# 0-1 Knapsack Problem | Dynamic Programming

We want to discuss a classic dynamic programming problem, which is 0-1 knapsack. Given a series of objects with a weight and a value and a knapsack that can carry a set amount of weight, what is the maximum object value we can put in our knapsack without exceeding the weight constraint?

### Input

• `weights`: an array of integers that denote the weights of objects
• `values`: an array of integers that denote the values of objects
• `max_weight`: the maximum weight capacity of the knapsack

### Output

the maximum value in the knapsack

### Examples

#### Example 1:

Input:

``````1weights = [3, 4, 7]
2values = [4, 5, 8]
3max_weight = 7``````

Output: `9`

Explanation:

We have a knapsack of max limit `7` with `3` objects of weight-value pairs of `[3,4], [4,5], [7,8]`, then the maximal value we can achieve is using the first 2 objects to obtain value `4 + 5 = 9`.

The other possibilities would all be only 1 object in our knapsack, which would only yield values `4`, `5`, and `9`.

## Solution

### Brute Force | DFS | Combinatorial Search

A brute force method would enumerate all the possibilities such that for every object we try including it into our knapsack which would result in time complexity `O(2^n)` where n is the total number of objects. This can be done with a recursive combinatorial search where, for every item, we either choose to include it or not, then checking which possibility results in the greatest value while not exceeding the maximum weight.

Here is an illustration of the idea, where the left represents picking up the item and the right giving up the item: Note that the largest value while not exceeding the maximum weight is 9.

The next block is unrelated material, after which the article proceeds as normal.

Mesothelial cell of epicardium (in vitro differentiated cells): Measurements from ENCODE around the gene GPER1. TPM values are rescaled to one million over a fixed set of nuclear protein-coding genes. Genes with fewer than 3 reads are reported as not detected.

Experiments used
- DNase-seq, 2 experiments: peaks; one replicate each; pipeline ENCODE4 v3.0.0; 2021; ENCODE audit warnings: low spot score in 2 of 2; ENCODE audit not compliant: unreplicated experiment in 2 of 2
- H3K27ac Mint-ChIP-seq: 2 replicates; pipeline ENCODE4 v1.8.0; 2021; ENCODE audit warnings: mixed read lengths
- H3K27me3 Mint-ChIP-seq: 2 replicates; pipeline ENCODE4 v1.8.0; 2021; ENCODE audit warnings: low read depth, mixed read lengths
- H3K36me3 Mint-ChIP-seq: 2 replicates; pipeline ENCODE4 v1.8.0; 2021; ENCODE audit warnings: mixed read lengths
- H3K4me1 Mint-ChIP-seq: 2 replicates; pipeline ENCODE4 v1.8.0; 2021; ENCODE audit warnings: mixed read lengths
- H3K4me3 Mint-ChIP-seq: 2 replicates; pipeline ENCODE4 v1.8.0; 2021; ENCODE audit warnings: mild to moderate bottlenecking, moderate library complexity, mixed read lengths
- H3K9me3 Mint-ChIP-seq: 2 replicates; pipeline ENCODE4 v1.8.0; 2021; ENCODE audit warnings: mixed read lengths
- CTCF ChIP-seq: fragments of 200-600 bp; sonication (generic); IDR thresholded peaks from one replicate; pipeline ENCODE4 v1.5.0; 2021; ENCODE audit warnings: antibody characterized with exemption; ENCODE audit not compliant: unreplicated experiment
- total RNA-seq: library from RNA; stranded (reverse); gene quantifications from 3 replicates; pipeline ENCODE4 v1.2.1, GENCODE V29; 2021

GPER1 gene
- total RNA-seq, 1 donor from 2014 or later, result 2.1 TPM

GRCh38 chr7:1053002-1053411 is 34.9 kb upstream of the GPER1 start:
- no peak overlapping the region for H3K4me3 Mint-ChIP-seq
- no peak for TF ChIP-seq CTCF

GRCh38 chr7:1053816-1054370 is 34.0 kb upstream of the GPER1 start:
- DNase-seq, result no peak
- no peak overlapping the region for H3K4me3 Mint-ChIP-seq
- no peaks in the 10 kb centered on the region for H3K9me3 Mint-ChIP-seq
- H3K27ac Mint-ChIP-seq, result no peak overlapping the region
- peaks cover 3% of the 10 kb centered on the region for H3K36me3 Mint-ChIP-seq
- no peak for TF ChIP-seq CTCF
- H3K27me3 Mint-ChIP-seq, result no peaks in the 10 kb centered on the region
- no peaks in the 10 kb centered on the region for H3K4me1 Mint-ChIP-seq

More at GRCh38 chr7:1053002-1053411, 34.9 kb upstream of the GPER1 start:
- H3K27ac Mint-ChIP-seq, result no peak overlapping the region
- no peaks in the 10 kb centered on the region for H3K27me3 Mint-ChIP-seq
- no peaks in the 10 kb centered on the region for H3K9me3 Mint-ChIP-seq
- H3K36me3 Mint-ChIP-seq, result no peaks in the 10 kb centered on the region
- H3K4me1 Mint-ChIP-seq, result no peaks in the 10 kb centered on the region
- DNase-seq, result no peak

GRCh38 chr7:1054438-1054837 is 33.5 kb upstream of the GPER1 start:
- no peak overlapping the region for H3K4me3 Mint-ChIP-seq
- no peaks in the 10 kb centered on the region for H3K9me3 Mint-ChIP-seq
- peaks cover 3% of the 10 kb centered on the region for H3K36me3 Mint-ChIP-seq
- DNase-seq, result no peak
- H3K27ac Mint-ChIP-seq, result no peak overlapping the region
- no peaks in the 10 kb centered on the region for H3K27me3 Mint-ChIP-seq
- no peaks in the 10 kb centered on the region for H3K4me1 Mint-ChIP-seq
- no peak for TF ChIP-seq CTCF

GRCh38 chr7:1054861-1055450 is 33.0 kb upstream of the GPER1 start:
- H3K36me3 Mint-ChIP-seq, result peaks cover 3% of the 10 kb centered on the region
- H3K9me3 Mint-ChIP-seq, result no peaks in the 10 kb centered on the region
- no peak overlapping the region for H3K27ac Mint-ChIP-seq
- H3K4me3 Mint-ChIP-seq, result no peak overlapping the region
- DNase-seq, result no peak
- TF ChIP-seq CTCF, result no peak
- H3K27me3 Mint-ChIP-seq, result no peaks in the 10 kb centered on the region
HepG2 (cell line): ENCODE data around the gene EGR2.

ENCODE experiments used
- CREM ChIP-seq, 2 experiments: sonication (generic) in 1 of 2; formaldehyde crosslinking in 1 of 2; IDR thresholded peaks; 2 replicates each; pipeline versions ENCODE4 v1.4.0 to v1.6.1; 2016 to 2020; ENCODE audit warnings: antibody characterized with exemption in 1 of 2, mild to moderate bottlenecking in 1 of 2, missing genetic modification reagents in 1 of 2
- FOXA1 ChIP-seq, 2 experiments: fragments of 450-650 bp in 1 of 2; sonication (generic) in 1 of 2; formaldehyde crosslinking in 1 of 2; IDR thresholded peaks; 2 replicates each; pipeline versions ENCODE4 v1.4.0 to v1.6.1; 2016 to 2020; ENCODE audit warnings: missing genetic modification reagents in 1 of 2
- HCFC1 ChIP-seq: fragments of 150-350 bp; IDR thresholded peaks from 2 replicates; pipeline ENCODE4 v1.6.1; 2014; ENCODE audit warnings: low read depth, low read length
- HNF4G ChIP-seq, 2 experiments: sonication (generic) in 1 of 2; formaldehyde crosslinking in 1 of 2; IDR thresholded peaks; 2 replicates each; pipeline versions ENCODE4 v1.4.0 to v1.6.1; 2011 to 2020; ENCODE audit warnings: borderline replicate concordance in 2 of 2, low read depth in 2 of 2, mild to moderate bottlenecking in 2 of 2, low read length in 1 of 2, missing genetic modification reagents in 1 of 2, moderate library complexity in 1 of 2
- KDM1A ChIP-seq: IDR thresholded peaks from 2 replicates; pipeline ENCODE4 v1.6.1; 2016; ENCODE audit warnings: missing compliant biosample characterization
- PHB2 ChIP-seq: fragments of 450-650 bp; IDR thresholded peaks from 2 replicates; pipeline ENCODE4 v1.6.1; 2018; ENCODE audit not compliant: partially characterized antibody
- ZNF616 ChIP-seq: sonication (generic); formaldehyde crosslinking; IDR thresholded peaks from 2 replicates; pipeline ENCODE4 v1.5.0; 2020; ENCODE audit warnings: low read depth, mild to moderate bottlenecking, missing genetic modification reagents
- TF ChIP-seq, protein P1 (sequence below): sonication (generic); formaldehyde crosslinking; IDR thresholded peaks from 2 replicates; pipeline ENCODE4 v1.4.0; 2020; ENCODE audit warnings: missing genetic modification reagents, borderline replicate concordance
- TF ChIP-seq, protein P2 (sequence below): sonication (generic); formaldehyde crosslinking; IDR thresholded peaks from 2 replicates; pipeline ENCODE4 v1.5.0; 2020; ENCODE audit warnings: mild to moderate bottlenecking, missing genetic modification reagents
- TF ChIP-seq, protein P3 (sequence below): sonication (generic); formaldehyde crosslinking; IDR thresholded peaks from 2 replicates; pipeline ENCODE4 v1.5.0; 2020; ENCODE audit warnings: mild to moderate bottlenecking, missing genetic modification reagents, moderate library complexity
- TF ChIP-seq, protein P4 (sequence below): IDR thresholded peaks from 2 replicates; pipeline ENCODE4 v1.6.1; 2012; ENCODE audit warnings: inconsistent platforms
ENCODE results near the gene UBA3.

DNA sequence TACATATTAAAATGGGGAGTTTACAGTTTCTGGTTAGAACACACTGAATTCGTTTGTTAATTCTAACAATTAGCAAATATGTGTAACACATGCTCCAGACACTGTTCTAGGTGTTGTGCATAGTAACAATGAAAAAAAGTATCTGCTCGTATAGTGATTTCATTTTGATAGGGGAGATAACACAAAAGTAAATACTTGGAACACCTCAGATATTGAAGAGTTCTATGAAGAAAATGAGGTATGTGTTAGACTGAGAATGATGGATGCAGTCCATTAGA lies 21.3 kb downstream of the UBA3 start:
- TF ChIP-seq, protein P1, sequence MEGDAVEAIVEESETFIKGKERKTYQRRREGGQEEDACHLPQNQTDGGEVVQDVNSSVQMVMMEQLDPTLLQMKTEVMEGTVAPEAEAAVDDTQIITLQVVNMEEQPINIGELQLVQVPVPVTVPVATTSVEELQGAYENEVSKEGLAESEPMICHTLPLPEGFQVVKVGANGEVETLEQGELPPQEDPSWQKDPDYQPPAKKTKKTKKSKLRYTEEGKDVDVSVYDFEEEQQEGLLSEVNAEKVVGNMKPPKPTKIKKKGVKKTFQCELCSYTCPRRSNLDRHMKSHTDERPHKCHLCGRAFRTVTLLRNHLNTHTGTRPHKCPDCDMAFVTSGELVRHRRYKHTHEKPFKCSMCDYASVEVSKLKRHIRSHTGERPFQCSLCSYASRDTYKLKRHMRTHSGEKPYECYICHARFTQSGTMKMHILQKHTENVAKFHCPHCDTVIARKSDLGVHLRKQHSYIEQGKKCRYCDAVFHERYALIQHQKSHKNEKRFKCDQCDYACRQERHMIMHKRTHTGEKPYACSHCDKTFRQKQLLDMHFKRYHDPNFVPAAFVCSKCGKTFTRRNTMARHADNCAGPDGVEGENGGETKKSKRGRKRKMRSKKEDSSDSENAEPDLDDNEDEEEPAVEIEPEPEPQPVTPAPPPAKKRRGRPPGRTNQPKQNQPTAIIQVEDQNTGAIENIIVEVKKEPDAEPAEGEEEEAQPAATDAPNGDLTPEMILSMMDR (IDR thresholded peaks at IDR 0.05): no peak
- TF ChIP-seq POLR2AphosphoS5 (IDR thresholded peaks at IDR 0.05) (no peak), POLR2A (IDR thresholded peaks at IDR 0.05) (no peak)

``````1# helper function that returns the maximum value when considering
2# the first n items and remaining available weight remaining_weight
3def knapsack_helper(weights: List[int], values: List[int], remaining_weight: int, n: int) -> int:
4    # base case: if there are no items or no available weight in the knapsack to use, the maximum value is 0
5    if n == 0 or remaining_weight == 0:
6        return 0
7    # if the weight of the current item exceeds the available weight,
8    # skip the current item and process the next one
9    if weights[n - 1] > remaining_weight:
10        return knapsack_helper(weights, values, remaining_weight, n - 1)
11    # recurrence relation: choose the maximum of two possibilities:
12    #   (1) pick up the current item: current value + maximum value with the rest of the items
13    #   (2) give up the current item: maximum value with the rest of the items
14    return max(values[n - 1] + knapsack_helper(weights, values, remaining_weight - weights[n - 1], n - 1),
15              knapsack_helper(weights, values, remaining_weight, n - 1))
16
17def knapsack(weights: List[int], values: List[int], max_weight: int) -> int:
18    n = len(weights)
19    return knapsack_helper(weights, values, max_weight, n)
20``````

### DFS + Memoization